That’s worth talking about in detail.
“Nova Scotia is considering expanding the role of private clinics to help clear the province’s surgical backlog, Health Minister Michelle Thompson said Friday,” reports : for the CBC
“I do feel at this point in time, if there is capacity in a private/public partnership, that we do need to address that and we want to shorten the wait times for Nova Scotians, we want to improve access,” Thompson told CBC News in an interview.
She said she’s paying close attention to Ontario’s latest move to expand the work of private health-care providers paid for under the province’s medicare plan.
Is anyone surprised that a PC government that was elected with the promise to “fix health care” would embrace privatization?
To underscore the point, Houston met with Ontario Premier Doug Ford yesterday, and Ford gleefully posted photos of he and Houston shaking hands and sitting down at conference tables, which shows they’re both smart, I guess. Ford’s government has made similar comments about privatization of health care services.
3. Jeremey Mackenzie
Speaking of shaking hands, at a campaign event in Dartmouth Saturday, Pierre Poilievre shook hands with Jeremey Mackenzie (some say the event occurred in Stellarton, but Poilievre tweeted out that it was in Dartmouth).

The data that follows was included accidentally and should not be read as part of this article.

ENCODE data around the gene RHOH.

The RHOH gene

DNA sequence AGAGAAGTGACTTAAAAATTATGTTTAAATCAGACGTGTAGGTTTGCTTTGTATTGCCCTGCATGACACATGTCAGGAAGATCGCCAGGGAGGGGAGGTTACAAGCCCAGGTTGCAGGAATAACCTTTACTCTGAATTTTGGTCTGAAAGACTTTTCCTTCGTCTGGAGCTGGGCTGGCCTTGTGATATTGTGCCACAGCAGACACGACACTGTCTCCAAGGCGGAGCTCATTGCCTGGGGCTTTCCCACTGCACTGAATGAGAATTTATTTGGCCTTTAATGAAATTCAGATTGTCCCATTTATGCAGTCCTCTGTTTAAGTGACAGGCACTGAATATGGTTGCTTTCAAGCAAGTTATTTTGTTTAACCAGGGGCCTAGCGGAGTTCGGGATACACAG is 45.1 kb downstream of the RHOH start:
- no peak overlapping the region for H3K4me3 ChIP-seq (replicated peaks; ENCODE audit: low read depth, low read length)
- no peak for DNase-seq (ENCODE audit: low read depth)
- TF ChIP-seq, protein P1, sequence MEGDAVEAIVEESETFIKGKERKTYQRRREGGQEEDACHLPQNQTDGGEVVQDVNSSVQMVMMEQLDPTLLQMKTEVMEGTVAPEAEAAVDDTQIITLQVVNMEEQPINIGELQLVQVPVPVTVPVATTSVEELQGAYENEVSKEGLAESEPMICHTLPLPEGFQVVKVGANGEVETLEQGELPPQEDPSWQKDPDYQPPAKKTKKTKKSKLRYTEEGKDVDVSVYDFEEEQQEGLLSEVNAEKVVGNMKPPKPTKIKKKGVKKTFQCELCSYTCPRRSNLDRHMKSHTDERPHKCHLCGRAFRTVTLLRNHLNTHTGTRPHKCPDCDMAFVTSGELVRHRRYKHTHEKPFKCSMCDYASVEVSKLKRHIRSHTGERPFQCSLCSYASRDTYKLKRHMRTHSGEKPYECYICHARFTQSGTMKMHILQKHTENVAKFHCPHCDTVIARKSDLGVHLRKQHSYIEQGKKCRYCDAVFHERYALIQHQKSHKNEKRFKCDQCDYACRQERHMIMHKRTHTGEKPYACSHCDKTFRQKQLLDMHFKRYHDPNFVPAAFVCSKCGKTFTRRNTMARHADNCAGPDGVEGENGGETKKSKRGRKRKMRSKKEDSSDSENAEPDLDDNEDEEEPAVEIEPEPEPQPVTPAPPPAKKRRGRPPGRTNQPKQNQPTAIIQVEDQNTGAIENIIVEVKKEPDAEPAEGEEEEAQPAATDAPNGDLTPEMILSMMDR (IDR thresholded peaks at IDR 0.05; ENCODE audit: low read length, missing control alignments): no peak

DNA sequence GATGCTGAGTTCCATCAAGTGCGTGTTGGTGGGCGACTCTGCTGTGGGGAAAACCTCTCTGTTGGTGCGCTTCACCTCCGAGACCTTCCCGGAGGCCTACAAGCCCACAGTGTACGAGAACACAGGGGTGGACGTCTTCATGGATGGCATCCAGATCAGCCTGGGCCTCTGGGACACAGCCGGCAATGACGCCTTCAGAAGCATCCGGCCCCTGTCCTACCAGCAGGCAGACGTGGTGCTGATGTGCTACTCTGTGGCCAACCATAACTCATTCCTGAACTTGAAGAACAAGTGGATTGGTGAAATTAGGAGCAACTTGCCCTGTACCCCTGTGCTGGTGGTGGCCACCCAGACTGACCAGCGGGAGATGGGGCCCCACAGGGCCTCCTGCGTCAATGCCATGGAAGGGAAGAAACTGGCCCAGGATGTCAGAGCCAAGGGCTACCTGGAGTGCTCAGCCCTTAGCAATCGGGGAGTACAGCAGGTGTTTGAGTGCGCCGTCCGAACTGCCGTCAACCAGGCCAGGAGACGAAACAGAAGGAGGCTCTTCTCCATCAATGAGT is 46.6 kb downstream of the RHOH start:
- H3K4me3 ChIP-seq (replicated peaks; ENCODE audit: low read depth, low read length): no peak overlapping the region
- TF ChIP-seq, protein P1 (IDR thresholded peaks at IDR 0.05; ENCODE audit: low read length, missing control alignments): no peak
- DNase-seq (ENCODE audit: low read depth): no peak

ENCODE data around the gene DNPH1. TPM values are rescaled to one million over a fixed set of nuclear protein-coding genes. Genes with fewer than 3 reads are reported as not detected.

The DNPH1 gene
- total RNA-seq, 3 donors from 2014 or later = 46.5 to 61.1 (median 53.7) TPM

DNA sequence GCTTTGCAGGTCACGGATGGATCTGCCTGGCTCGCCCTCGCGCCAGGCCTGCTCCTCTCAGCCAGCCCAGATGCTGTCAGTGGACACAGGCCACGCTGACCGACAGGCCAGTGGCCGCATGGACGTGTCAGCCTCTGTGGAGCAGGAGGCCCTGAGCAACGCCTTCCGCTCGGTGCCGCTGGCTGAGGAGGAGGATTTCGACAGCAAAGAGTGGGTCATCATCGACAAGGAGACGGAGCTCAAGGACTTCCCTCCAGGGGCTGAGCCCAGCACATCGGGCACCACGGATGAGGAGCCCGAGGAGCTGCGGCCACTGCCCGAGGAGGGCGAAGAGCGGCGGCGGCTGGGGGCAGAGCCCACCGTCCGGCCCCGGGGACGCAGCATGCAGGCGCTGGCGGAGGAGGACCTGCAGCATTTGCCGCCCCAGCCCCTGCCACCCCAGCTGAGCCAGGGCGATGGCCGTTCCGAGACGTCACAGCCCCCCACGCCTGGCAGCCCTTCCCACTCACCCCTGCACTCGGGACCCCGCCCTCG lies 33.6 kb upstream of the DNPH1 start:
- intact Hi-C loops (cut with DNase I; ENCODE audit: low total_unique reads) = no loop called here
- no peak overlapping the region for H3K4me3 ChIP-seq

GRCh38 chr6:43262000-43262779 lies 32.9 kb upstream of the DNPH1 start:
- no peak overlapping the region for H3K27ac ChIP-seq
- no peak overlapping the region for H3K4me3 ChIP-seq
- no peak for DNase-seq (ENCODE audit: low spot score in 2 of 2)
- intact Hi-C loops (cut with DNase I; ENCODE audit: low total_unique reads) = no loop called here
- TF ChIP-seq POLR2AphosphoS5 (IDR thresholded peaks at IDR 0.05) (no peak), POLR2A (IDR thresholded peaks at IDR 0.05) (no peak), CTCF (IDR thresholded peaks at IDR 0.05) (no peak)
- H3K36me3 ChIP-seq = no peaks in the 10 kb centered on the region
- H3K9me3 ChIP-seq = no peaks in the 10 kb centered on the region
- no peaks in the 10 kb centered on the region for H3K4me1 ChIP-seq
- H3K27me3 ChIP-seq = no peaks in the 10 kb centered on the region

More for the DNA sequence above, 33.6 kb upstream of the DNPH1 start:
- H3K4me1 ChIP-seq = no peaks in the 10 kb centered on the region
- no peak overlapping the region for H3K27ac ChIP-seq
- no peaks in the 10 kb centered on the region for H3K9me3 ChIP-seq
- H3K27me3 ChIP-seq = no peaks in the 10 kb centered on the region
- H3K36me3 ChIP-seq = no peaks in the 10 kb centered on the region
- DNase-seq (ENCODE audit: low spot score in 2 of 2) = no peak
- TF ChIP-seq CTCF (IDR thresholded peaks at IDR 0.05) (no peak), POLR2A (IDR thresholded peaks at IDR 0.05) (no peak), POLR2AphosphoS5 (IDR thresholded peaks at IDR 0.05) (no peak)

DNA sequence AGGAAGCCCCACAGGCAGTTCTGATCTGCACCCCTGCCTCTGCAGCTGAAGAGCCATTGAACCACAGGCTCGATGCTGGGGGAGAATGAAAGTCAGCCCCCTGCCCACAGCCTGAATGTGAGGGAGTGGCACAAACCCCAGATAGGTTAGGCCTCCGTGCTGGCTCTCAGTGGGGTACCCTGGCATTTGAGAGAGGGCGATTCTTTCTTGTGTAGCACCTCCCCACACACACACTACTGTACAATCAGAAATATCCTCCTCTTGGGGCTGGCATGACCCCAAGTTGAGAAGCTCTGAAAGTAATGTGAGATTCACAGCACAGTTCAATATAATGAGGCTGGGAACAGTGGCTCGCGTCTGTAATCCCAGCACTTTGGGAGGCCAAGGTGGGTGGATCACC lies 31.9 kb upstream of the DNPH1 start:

(In media reports and court records, Mackenzie’s first named is spelled both Jeremy and Jeremey.)
Mackenzie, says Press Progress, is a “far-right extremist”:
Mackenzie is widely identified as the leader of the “Diagolon,” a far-right militia-style accelerationist group that was linked to a plot to murder RCMP officers during last winter’s convoy blockade at Coutts, Alberta.
An intelligence report produced by the Integrated Terrorism Assessment Centre recently obtained by PressProgress explicitly names Mackenzie as one of the “key individuals” associated with “ideologically motivated violent extremist” groups who were present during the Ottawa convoy occupation.
“Violent extremists who support or are attending the protests include a range of IMVE adherents including white nationalists, accelerationists, separatists, radical libertarians, conspiracy theorists and others who justify violence to achieve ideological objectives,” the report states.
“We assess the presence of key anti-government IMVE adherents, such as … Canadian accelerationist influencer Jeremy Mackenzie and others, is indicative of a much larger attendance at convoy protests by IMVE adherents over recent weeks.”
Poilievre’s campaign says the Dartmouth event was open to the public, and Poilievre, like all politicians, shakes hands with whoever wants to shake his hand. They say Poilievre does not know Mackenzie and does not adhere to his ideology.
I think it’s probably true that Poilievre hadn’t previously talked with Mackenzie. Who knows what Poilievre actually believes — he’s the very definition of “elite,” but he clearly is consciously tapping into the supposedly anti-elitist sentiment of white supremacists and the like.
In any event, let’s talk about Jeremey Mackenzie.
In January 2022, Mackenzie posted a video on social media showing himself drunkenly waving a gun around with two other people in the room.